We have decided to suspend the CSA and tree rental for 2012 and offer you 2 options:
1. We will refund your payment in full
2. You can opt to roll your 2012 CSA or tree rental into 2013. In other words, we will sign you up as paid for 2013.

Please let us know below what your decision is.

We deeply apologize for getting your hopes up for our yummy, organic apples. We are all disappointed to be reminded, again, that we are not fully in charge. Farming is quite an adventure.

We do have some exciting news to share with you. We have purchased a majority interest in one of Chicago’s coolest, veg-friendly restaurants: The Heartland Café in Rogers Park. After a year and a half of discussions, and several gut-check moments, we took the plunge effective June 13. Heartland is now the city restaurant for Earth First Farms, featuring many of our certified organic fruits and vegetables! Sometimes we are lucky and blessed, and given the weather-driven curve ball we experienced this year, buying the Heartland has given us renewed energy and excitement. We have now built a greenhouse and (thank you, Gonsalo!) built an irrigation system for our vegetables – we couldn’t dodge the freeze, but our irrigation helped us dodge the drought.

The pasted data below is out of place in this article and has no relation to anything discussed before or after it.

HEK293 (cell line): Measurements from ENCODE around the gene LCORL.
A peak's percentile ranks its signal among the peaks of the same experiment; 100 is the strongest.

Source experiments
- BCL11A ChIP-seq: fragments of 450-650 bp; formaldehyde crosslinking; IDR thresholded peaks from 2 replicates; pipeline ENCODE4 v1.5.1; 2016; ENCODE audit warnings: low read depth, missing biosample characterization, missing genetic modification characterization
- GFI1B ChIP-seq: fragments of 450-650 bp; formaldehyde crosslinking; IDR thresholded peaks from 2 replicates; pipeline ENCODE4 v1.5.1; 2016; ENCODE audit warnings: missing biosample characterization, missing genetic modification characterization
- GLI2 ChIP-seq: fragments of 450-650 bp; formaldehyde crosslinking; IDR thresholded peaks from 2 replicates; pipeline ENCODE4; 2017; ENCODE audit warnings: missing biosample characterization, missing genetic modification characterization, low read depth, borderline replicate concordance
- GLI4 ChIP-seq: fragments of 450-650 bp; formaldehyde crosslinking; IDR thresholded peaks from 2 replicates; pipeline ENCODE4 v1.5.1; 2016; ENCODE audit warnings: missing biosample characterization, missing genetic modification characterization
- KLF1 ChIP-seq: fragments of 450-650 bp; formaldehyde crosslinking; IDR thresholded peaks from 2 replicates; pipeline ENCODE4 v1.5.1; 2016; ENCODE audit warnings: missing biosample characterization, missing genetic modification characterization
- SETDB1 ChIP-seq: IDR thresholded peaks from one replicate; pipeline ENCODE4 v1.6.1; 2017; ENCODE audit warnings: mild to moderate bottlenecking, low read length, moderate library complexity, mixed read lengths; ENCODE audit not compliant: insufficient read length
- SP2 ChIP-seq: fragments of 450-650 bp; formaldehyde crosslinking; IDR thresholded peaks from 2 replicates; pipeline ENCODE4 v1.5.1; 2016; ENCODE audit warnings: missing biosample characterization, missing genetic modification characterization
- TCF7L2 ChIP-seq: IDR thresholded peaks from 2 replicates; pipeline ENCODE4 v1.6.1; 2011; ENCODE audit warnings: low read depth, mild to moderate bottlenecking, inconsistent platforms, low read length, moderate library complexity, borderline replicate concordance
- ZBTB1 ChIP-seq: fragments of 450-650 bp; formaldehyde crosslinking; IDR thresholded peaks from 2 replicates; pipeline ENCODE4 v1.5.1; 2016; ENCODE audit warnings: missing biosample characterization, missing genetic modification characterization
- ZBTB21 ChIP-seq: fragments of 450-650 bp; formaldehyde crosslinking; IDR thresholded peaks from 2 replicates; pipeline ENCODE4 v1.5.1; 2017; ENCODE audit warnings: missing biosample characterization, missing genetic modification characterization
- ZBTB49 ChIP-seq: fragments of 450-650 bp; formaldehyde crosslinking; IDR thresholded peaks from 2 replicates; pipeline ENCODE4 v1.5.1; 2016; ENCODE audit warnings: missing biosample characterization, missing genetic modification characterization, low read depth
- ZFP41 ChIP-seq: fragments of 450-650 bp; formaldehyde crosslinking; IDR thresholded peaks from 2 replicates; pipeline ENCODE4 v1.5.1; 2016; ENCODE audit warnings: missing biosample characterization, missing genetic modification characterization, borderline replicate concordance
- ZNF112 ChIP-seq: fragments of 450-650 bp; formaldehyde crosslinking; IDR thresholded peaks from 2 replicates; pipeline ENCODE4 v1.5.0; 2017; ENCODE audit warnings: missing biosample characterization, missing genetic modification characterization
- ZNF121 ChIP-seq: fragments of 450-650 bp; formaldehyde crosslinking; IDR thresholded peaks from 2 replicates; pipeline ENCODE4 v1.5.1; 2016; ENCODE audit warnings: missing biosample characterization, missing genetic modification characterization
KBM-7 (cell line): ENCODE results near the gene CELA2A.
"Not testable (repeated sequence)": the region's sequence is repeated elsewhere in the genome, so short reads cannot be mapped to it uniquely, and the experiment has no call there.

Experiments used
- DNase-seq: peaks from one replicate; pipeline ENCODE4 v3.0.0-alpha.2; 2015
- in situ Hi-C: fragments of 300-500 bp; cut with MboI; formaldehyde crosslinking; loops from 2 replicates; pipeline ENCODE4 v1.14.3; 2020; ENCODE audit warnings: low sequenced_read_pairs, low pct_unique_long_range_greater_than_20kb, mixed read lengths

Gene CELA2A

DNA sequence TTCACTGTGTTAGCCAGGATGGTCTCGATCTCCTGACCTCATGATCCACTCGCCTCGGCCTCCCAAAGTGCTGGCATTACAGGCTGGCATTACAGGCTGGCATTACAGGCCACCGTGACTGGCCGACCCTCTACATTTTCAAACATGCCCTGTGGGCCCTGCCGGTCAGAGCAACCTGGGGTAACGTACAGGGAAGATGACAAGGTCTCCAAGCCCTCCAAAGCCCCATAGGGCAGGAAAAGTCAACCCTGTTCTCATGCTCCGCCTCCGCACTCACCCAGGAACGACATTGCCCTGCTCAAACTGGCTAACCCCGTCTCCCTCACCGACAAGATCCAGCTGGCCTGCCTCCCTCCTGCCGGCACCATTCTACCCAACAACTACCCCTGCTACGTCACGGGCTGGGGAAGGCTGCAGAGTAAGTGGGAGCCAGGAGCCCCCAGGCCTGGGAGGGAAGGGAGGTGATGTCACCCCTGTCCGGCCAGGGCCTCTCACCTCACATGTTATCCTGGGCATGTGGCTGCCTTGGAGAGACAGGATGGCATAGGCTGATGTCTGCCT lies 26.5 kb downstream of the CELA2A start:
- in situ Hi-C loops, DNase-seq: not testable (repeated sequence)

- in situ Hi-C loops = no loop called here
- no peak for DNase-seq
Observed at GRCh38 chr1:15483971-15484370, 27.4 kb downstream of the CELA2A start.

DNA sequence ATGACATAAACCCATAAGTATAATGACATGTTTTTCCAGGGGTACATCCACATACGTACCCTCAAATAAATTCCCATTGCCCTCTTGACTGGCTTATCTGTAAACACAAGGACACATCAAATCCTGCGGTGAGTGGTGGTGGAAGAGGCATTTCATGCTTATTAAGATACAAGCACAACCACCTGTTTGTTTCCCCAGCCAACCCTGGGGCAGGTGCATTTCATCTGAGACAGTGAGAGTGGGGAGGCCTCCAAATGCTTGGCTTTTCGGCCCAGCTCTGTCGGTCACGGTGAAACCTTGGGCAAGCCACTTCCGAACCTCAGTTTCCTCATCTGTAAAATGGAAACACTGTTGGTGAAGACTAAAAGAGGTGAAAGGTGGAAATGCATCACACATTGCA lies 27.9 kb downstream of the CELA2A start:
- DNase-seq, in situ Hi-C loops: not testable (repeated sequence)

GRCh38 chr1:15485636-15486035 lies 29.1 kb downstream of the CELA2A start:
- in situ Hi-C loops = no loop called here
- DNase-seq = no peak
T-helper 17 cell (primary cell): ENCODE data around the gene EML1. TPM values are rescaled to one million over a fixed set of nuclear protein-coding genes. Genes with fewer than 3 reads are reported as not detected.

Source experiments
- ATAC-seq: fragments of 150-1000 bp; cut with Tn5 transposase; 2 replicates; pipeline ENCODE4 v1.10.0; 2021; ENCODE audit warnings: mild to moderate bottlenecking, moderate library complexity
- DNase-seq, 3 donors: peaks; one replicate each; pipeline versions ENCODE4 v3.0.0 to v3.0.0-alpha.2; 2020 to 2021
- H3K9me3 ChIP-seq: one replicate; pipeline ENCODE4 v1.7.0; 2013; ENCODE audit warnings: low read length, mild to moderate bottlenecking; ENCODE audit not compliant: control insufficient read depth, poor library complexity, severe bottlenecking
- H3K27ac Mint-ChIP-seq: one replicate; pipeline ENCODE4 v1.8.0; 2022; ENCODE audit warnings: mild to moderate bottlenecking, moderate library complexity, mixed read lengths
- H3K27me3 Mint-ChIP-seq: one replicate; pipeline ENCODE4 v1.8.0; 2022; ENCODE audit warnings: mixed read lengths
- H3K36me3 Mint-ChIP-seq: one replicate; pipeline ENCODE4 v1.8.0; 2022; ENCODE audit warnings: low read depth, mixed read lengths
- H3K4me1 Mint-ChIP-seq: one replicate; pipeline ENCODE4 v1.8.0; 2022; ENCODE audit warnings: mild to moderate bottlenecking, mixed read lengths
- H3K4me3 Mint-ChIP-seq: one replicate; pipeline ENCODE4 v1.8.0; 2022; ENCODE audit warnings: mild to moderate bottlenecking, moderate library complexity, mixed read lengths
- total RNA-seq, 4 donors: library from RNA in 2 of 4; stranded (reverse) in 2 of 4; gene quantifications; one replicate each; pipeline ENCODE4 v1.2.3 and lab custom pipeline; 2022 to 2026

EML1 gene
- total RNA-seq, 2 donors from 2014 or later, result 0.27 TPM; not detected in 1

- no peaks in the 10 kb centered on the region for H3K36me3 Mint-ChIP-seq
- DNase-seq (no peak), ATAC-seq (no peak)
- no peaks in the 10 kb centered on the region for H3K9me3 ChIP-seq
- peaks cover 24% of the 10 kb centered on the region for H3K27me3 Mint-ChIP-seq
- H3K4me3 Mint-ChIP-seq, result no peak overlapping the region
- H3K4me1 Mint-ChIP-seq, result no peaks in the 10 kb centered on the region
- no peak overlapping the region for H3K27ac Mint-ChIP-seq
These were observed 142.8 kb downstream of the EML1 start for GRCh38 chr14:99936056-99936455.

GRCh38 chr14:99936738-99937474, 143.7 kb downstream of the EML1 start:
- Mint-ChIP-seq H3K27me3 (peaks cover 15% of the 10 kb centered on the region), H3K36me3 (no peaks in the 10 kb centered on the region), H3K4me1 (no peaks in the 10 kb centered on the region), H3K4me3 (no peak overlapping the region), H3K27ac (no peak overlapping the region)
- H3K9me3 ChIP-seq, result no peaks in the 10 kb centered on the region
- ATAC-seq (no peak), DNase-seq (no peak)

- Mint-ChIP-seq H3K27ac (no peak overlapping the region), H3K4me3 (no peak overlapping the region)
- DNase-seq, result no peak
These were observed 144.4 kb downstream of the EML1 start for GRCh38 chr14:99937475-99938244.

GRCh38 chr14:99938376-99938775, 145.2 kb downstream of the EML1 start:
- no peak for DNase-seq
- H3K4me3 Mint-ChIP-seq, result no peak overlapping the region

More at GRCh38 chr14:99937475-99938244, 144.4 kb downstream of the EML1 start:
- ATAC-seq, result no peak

Next year we will utilize the Heartland as a drop for our CSA. Starting now, you can now place bulk orders for vegetables to be picked up there.

We hope to see you at The Heartland so you can sample the new farm cooking. As a CSA member benefit, we will be sending you a buy one / get one free meal coupon via email. Come see us soon!

Thanks again for your support,

Tom Rosenfeld
and the rest of the Earth First Farms crew